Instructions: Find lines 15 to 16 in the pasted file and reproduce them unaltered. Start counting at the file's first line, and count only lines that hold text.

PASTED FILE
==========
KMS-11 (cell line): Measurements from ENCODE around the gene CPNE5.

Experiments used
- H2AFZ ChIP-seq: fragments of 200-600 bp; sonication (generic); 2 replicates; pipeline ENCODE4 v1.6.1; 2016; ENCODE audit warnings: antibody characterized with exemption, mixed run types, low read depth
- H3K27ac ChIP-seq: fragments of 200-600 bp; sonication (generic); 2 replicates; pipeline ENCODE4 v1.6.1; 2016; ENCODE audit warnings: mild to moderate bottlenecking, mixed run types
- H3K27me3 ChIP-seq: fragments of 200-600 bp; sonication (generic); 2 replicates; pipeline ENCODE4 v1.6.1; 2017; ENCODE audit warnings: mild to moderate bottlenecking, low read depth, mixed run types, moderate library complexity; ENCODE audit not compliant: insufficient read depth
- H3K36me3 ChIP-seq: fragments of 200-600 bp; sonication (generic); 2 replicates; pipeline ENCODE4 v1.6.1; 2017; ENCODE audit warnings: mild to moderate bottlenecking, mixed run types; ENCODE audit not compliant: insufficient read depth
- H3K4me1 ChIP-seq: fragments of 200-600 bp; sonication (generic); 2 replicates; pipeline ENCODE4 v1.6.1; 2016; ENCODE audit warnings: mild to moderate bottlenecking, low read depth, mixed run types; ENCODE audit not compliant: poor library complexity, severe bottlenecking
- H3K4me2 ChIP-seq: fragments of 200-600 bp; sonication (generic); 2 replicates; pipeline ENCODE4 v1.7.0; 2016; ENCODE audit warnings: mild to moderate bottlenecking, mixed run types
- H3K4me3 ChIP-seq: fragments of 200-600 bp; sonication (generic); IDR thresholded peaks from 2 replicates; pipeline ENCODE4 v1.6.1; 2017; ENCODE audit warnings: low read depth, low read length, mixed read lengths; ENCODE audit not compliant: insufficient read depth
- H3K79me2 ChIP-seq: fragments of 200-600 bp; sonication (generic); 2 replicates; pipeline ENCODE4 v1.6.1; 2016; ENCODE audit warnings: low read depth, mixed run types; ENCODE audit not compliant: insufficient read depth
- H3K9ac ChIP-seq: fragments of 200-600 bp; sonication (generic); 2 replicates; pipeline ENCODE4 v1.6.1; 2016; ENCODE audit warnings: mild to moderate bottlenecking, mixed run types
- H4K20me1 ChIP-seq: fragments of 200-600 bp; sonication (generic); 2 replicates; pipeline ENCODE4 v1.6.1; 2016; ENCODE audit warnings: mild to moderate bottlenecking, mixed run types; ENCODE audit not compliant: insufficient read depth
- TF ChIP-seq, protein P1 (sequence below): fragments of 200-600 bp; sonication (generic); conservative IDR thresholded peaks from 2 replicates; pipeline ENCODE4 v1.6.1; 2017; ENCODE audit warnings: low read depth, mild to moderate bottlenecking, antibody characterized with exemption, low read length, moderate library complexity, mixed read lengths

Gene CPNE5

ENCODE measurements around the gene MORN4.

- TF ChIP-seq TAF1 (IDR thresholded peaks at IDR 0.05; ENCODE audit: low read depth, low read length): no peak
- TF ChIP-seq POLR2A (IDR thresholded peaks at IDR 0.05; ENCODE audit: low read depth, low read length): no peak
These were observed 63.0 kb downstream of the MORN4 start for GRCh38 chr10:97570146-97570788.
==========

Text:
ENCODE measurements around the gene MORN4.

- TF ChIP-seq TAF1 (IDR thresholded peaks at IDR 0.05; ENCODE audit: low read depth, low read length): no peak